Annulment, Divorce and Legal Separation in the Philippines: Questions and Answers

There are many questions relating to annulment and divorce in the Philippines, and many of the concerns of our readers had already been addressed in previous articles. Nevertheless, to consolidate everything for everyone’s easy reference, here are the FAQs on annulment and divorce in the Philippines:

Is divorce allowed under Philippine laws?

No, divorce is not allowed in the Philippines. However, there are certain instances wherein the divorce secured abroad by the foreigner-spouse, and even by former Filipinos, are recognized under Philippine laws. More discussion here (Judicial Recognition of a Foreign Divorce Decree).

Would it make any difference if I marry abroad where divorce is allowed?

No. Filipinos are covered by this prohibition based on the “nationality principle”, regardless of wherever they get married (and regardless where they get a decree of divorce). Discussions relating to Overseas Filipinos or OFWs are transferred in Part V.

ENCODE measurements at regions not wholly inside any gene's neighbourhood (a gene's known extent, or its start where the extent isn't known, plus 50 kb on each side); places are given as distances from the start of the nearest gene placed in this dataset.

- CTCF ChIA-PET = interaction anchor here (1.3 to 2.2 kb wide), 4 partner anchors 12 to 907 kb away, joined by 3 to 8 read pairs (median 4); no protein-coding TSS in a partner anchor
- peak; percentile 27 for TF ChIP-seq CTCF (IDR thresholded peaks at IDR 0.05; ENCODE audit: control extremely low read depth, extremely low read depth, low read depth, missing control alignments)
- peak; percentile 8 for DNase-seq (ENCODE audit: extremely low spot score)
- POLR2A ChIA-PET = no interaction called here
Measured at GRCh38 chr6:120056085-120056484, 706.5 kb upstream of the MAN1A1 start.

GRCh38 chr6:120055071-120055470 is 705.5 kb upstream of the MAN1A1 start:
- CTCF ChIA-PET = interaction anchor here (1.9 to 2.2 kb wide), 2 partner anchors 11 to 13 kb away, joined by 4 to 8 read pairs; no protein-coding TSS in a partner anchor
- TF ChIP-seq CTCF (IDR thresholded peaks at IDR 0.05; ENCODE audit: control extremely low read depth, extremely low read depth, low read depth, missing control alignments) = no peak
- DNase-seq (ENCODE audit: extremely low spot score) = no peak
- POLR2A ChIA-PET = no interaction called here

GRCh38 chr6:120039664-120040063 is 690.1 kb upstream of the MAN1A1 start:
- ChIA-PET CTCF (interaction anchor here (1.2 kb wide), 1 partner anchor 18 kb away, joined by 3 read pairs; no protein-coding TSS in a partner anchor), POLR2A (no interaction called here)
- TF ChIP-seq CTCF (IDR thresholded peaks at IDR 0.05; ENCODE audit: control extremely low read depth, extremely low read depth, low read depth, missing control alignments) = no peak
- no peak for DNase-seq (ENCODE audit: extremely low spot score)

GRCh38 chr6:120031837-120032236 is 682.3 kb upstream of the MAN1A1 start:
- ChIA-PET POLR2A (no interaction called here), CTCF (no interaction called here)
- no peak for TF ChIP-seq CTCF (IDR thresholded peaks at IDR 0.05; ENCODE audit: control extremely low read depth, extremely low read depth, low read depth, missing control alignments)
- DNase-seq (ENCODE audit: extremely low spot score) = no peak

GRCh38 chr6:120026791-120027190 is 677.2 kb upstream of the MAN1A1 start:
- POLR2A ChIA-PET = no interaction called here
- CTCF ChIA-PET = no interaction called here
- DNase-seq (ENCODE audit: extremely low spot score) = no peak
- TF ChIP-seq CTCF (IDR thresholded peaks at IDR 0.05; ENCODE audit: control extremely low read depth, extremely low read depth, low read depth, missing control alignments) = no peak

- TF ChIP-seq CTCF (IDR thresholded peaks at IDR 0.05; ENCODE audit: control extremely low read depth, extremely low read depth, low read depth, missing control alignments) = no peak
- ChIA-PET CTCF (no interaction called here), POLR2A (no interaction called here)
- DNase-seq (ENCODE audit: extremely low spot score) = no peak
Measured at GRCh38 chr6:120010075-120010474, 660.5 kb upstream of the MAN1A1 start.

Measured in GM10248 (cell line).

Is “annulment” different from a “declaration of nullity” of marriage?

Yes. In essence, “annulment” applies to a marriage that is considered valid, but there are grounds to nullify it. A “declaration of nullity” of marriage, on the other hand, applies to marriages that are void or invalid from the very beginning. In other words, it was never valid in the first place.

Also, an action for annulment of voidable marriages may prescribe, while an action for declaration of nullity of marriage does not prescribe.

So, if a marriage is void from the very beginning (void ab initio), there’s no need to file anything in court?

For purposes of remarriage, there must be a court order declaring the marriage as null and void. Entering into a subsequent marriage without such court declaration means that: (a) the subsequent marriage is void; and (b) the parties open themselves to a possible charge of bigamy.

What if no marriage certificate could be found?